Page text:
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7 Letters of Revelation Sardis: Reputation vs Character

Reputation is what can more easily be seen. Character is often unseen.

The Revelation letter to the church in Sardis is not like the others. The most difficult part of this letter is that you will find it applicable to churches and Christians today. Difficult when you see why Sardis is condemned the harshest. It comes down to a fruitless and spiritually dead church who happens to have a great reputation.

Ever hear of a church like that?

And to the angel of the church in Sardis write … ‘I know your works. You have the reputation of being alive, but you are dead. Wake up, and strengthen what remains and is about to die, for I have not found your works complete in the sight of my God.’

Revelation 3:1-2

The fifth of the seven Revelation letters is unlike the first four: there is no encouragement or approval from Jesus to the church in Sardis. The believers here were complacent and looked alive, but were spiritually dead.

Byzantine church ruins at Sardis
Byzantine church ruins at Sardis. By simonjenkins, CC BY-SA 2.0, Wikimedia

It was a church that looked really good to the world on the outside, but inside there was no spiritual life.

Sardis was found 30 miles (48km) southeast of Thyatira and was the capital of the Lydian Empire from the 6th century. They were known for tremendous wealth, were a center of the woolen and textile dyeing industries, and sported an enormous temple to the pagan god Artemis.

Map of Lydian Empire. Revelation letter to church in Sardis and others were sent here.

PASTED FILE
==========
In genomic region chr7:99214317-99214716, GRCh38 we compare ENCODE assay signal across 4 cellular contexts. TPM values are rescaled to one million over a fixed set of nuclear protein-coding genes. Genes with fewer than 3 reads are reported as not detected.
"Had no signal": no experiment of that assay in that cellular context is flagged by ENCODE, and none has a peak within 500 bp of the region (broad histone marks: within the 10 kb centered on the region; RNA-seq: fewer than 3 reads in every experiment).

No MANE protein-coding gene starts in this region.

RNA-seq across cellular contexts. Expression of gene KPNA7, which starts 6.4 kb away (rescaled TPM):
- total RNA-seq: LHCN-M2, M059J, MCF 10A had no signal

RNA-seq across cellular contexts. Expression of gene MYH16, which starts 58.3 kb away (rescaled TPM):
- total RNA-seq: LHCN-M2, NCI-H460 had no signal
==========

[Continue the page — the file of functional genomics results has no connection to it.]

Sardis is located almost center of the Lydian Empire c. 50 A.D. By Caliniuc – Own work, CC BY-SA 4.0, https://commons.wikimedia.org/w/index.php?curid=58363917

During the times of the Lydian Empire, Artemis was known as Cybele, who, interestingly enough, was believed to bring the dead to life.

That adds to the language Jesus used of being “alive but dead,” doesn’t it?

Sardis was also a secure city, thought to be impenetrable yet was captured twice for failing to keep watch. Read on to find out just how illustrative that is of the church in this city!

The Revelation Letter to the Church in Sardis

And to the angel of the church in Sardis write … ‘I know your works. You have the reputation of being alive, but you are dead.

Revelation 3:1

Reputation alone is not an accomplishment

Sardis had a sizable population and was home to one of the largest Jewish synagogues in Asia Minor. Given the sheer number of people in this city, it’s quite possible that the church in Sardis was successful in terms of their numbers. Maybe even kind of an early “mega church.”

However, numbers alone don’t create a fruitful community of believers, and this one was spiritually lazy and inactive.

Sardis Synagogue ruins, late 3rd century AD, Sardis, Lydia, Turkey
Sardis Synagogue, late 3rd century AD, Sardis, Lydia, Turkey by Carole Raddato from FRANKFURT, Germany – CC BY-SA 2.0, https://commons.wikimedia.org/w/index.php?curid=45906671

The letter to Sardis is only 6 verses long, and sadly, in that short space Jesus gives them words of severe condemnation for the condition of their fellowship.

From the beginning of this letter, Jesus points out that the greatest accomplishment of this church is it’s reputation. How sad is that? Isn’t it regrettable when a church’s fame is greater than it’s reality? Or when it’s catchy name is more appealing than it’s impact on society for God’s Kingdom?

It is a sad thing when the only accomplishment of a church is what it names itself, especially if the reality shows the name to be a lie, as here [in Sardis].

Grant R. Osborne, N.T. scholar and theologian

Even today, spiritually dead churches and Christians alike are usually blind to their situation. Even worse, they are completely unaware of the threat facing them for not adhering to the commands of Christ.

Remember, then, what you received and heard. Keep it, and repent. If you will not wake up, I will come like a thief, and you will not know at what hour I will come against you.

Revelation 3:3